BUSINESS MAVERICK INTERVIEW
Sibanye-Stillwater CEO explains why he has drawn a line in the sand on Lonmin deal
Sibanye-Stillwater is in the final stretch of its bid to acquire troubled platinum producer Lonmin. There has been speculation that some shareholders may now hold out for a better deal because of changing market conditions. Sibanye CEO Neal Froneman outlines why he is not budging.
The end is finally in sight for Sibanye-Stillwater’s takeover of platinum producer Lonmin, with shareholders from both companies set to vote next week on the deal. One of the final hurdles was cleared last week when the Competition Appeal Court of South Africa dismissed a bid by the Association of Mineworkers and Construction Union to thwart the transaction.
Yet question marks have hung in the air, with Bloomberg last week citing an unnamed official from South Africa’s Public Investment Corporation — which has R2.1-trillion in assets and a 30% stake in Lonmin, enough to torpedo the merger — as saying that there were concerns that the value of the all-share deal has eroded in Sibanye’s favour.
This is because Sibanye’s share price has fallen 26% since the deal was unveiled in December 2017, while prices for platinum group metals (PGMs) have risen, giving a new lustre to Lonmin. Analysts have since been quoted in the local media as saying that the goalposts have moved for these reasons and the deal should reflect this state of affairs.
In a terse statement on Friday, Sibanye — which raised the deal in April to one Lonmin share for each new Sibanye share to be issued — said “the increased offer is final and will not be increased”. Speaking to Business Maverick, Sibanye’s blunt-talking CEO, Neal Froneman, explained why a line in the sand had been drawn on the deal.
“We are not going to change the conditions and I will tell you why. When we made our offer for Lonmin it had a negative Net Present Value (NPV — basically, the difference between cash inflows and cash outflows) and it was only our synergies that made it an attractive transaction for our shareholders. Today’s NPV for Lonmin actually reflects in the one-to-one offer,” Froneman said.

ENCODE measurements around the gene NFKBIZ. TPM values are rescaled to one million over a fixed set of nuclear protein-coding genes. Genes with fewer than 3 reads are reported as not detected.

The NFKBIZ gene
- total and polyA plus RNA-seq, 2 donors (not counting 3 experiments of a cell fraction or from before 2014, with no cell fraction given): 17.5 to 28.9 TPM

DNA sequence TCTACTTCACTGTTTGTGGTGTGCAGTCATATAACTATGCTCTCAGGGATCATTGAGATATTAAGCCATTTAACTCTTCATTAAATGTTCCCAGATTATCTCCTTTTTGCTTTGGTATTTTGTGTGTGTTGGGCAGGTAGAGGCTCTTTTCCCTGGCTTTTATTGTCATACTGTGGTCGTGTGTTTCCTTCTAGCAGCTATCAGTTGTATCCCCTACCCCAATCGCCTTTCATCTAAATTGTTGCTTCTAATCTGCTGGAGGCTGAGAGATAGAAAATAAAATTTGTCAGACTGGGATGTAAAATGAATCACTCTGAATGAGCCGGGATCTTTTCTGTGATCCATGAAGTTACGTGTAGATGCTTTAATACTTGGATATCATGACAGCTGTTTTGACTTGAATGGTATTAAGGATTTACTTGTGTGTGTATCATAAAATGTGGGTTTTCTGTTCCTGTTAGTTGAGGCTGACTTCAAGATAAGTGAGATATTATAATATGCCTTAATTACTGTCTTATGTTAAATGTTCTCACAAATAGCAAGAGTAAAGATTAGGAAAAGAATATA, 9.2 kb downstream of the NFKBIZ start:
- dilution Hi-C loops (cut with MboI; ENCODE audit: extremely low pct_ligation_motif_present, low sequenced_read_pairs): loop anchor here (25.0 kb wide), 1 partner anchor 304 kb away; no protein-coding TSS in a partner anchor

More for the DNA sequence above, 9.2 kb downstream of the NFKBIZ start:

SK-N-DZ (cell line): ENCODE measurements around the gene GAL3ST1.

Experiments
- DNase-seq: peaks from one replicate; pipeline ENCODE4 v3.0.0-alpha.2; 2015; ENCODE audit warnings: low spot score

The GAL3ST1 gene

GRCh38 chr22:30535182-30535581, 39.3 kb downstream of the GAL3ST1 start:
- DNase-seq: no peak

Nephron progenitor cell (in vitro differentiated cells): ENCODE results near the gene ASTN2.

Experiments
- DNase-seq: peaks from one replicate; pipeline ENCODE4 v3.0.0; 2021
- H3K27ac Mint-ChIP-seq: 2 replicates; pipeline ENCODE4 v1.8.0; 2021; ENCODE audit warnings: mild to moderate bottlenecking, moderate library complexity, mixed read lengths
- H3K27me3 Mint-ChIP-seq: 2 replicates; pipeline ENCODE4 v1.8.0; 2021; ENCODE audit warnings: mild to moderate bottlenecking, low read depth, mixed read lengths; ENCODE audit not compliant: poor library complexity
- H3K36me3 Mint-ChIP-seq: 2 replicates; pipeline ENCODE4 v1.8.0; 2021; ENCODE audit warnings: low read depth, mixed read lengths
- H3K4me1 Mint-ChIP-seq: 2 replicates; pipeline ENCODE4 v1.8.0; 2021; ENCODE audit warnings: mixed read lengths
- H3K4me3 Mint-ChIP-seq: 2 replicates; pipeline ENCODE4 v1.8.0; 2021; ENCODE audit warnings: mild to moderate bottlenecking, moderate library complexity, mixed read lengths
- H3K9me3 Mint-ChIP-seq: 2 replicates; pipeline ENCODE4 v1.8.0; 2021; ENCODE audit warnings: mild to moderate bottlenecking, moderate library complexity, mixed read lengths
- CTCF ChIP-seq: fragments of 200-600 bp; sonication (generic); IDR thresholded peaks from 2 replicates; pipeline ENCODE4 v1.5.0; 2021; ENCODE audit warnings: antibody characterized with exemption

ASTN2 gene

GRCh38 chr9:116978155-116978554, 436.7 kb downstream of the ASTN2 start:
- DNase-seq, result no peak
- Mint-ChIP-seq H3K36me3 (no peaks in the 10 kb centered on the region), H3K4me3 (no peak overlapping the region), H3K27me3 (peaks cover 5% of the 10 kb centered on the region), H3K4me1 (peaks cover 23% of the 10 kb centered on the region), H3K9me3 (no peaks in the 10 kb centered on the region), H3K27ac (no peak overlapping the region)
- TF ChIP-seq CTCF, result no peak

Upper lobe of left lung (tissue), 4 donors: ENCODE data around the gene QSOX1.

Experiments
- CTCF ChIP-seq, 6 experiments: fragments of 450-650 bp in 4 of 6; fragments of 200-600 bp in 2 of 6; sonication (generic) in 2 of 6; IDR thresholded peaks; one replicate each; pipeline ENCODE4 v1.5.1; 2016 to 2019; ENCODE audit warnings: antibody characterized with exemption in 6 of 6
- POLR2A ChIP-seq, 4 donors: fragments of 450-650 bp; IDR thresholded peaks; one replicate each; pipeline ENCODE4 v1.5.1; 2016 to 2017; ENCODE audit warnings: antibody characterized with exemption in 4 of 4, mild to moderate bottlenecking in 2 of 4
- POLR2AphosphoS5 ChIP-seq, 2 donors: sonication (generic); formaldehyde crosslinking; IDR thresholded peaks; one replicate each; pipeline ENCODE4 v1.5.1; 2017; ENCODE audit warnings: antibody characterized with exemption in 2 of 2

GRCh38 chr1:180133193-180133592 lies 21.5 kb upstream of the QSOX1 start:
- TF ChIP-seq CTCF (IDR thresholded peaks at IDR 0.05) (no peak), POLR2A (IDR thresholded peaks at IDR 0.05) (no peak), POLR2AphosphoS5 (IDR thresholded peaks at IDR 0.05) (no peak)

“We are not going to undermine our own valuations for the sake of doing a deal. If it doesn’t work for our shareholders the answer is no. At one-to-one it works and we adjusted it recently to acknowledge the change in the basket price of platinum group metals.”
Sibanye is a Gold Fields spin-off which has branched out into platinum and has its eye on battery metals. Froneman likes to do deals, but he presents himself as doing so with the bottom line firmly in mind.
Lonmin is also an asset fraught with risk. The company will forever be linked to the Marikana Massacre, which took place against the backdrop of a violent wildcat strike at its operations. That alone could render it toxic in the eyes of some investors. It has also had to go to shareholders three times to raise cash through rights issues, the last of which was discounted by more than 90%. And it is still consuming cash.
“Analysts that sit far away and use spreadsheets to determine mining plans are making fundamentally poor assumptions regarding the risk to that business. If you look at the cash that is being consumed in the last six months by Lonmin, its cash position has gone down despite the sale of certain assets. That is the bottom line. So there is a very significant risk to taking on that asset,” Froneman said.
“Lonmin is not a going concern on a stand-alone basis, even at these current platinum prices.”
By that Froneman means that it is not sustainable in the longer run without a significant injection of capital, which is not going to come from its shareholders or creditors.
There also seems nowhere else for Lonmin to turn in terms of prospective buyers.
“The synergies are what give us the margins,” Froneman noted.
Peter Major, head of mining at Mergence Corporate Solutions, told Business Maverick that this was as good an offer as any Lonmin was going to get.
“Does another mining company want it? Not that I know of. Where are they? They better hurry up. Basically, it’s not a going concern, which is why they had to do the deal in the first place,” he said.
There still may be some Lonmin shareholders who would like a better deal. Market conditions have changed over the past 17 months. Of course, this is one of the problems when a merger takes so long to close. Conditions could also plausibly change in the next few months in such a way that Sibanye could lower its offer. And none of this takes away from the fact that Lonmin’s long-term prospects are dim at best without a surge of cash into its coffers.
When Lonmin put up its “for sale” sign, it was a buyer’s market. That hasn’t changed. DM
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